Victory Over Self-Doubt (And Homecoming Opponents)

I often miss opportunities for one simple reason: I’m convinced someone else would do a better job.

For our high school Homecoming senior year, there was a t-shirt design contest. Inspiration hit me, and I drew something I really liked. Before I describe it, I’ll have to provide a little explanation: Our school was called York High School, so our mascot was the Duke. Get it? York Dukes? Duke of York? I never realized it was that weird until I graduated and got looks of disbelief. It’s true; our rich, white, suburban school’s mascot was an embodiment of the bourgeoisie: a man with a mustache, monocle, and top hat. He was the Planters peanut, if the Planters peanut had wished to become a real live boy.

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I never thought the Duke was a strange mascot, but I still mocked him simply because when you’re that age, everything having to do with high school is worth mocking. “God, our mascot is so dumb. Ugh, our parking lot is the worst. What are these? Brick walls? Pssh, lame.”

Except during Homecoming. During Homecoming, the Duke is a revered gentleman who demands respect—nay, fear. Our battle cry became “Fear The Monocle.” And we meant it.

That year, our football team played the Trojans for Homecoming. Ha ha ha ha ha ha ha….condoms. That was basically our retort against our opponent and our reasoning for why we’d destroy them. Because, you know. Condoms.

But when they announced a t-shirt design contest, I had a bolt-of-lighting inspiration moment. I drew the Duke (awesome mustache blowing in the wind) riding a Trojan horse to victory. In place of his usual top hat, I drew a football helmet. Then I added the top hat anyway, sexily perched atop the helmet.

I’m going to be honest with you: Michelangelo’s David would bow to this sketch, it was just that good. But my confidence level was low—again, for no other reason but that it was high school, and that’s just the way it was. So I drew this thing, this masterful thing, having no idea that it may or may not have been the next Mona Lisa (it was, trust me), and assuming that someone else had drawn something better.

As a teen, I never felt I was the best at anything, and had proof to back it up: other people got 1st place at the art fair, got better grades on the test, got the starring role in the school play. I was runner up. B+. Townsperson #2.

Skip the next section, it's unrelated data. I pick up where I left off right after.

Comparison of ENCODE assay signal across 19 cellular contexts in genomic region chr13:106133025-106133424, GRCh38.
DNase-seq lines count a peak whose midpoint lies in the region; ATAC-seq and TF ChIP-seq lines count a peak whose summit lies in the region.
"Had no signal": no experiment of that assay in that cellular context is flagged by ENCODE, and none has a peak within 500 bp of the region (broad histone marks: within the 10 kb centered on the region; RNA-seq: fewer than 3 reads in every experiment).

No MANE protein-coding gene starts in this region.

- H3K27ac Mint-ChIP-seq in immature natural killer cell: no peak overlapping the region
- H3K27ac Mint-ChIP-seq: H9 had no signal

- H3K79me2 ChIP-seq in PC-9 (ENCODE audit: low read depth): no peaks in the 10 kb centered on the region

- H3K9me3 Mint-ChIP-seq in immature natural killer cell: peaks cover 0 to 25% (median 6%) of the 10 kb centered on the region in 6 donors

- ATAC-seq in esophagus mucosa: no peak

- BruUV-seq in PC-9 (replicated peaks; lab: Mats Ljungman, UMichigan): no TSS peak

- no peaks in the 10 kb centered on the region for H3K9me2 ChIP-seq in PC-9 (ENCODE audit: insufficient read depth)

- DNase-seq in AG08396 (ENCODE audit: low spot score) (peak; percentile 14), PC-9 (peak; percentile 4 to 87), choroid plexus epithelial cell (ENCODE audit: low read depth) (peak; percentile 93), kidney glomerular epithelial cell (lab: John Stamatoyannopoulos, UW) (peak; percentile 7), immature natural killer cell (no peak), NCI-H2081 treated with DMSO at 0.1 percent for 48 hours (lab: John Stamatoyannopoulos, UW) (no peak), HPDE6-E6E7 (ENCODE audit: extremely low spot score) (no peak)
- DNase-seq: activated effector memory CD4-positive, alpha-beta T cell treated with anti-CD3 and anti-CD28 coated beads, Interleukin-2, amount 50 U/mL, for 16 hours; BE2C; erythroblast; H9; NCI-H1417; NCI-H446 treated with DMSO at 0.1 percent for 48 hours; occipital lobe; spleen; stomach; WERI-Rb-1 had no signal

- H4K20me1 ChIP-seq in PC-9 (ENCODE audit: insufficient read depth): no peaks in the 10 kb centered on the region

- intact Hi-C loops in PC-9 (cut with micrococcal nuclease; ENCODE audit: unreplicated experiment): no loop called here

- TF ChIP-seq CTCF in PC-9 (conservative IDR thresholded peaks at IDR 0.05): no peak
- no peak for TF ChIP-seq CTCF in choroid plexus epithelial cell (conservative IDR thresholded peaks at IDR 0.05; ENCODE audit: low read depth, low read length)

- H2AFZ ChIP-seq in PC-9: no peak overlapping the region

Now as an adult, I look back at this time in my life and say, “I liked drawing, I got good grades, and I had a blast acting in my spare time. And I was good at all of it! Why didn’t I just let myself enjoy these things?” But in high school, you are acutely aware of the people who are better than you. Maybe because adults tell you so often exactly who is better. They give out trophies and announce top grades. It’s all meant to encourage everyone, I suppose, to reach for the trophies and the top grades. But for me, it was just a way to say, “Here’s another thing you’re not the best at, Emily. Maybe try rugby.”

So my Duke picture stayed in a folder, never submitted. There are a lot of great artists at our school, I thought. I’ve met them. And they’ve already created something better. By the time I submit mine, the school will have framed something else and sent it to the Louvre.

When they revealed the winning picture, my jaw fell to the floor. That won? That?! They had chosen some art student’s half-hearted doodle (I know it was half-hearted because I was in an art class with the winner and I knew what he was capable of), which didn’t even look like anything, let alone a Duke riding a Trojan horse to victory.  I wondered if anyone had submitted a drawing besides this one. And if those other drawings had been rejected, I wondered what they had looked like. Dancing condoms? Likely.

I have other examples from this time in my life when I chose to go for it, when I didn’t let my doubt get in the way of my accomplishments. When I said, “What’s the worst that could happen?” and then I did something amazing. But I still look back on this one time when I assumed I didn’t deserve praise (or certainly that someone else deserved it more) and I wish I could go back and reassure myself. I wish I could be my own cheerleader.

I never showed the picture to anyone. I know this because anyone with a soul would have encouraged me to submit it, and this story would have a different ending. Instead, that picture is lost forever. I think I actually threw it away.

So be your own cheerleader. Put yourself out there. When you hear your doubtful brain saying you aren’t good enough, tell your brain to suck it, and do it anyway. You never know—you might be a lot better than you think you are.

When you’re halfway to an interview and start thinking, “This is silly, I’ll just go home.” Tell your brain to shush. When you’re waiting to audition and look at everyone you think will get the gig instead, tell your brain to zzzzip it. When you’re thinking about buying blue eye shadow just to try it even though every magazine tells you that you’d look better in peach, tell your brain to hush it.

Tell yourself you can do it, and then freaking do it. Don’t wait for someone else to do it better. Do it your way, and kill it.

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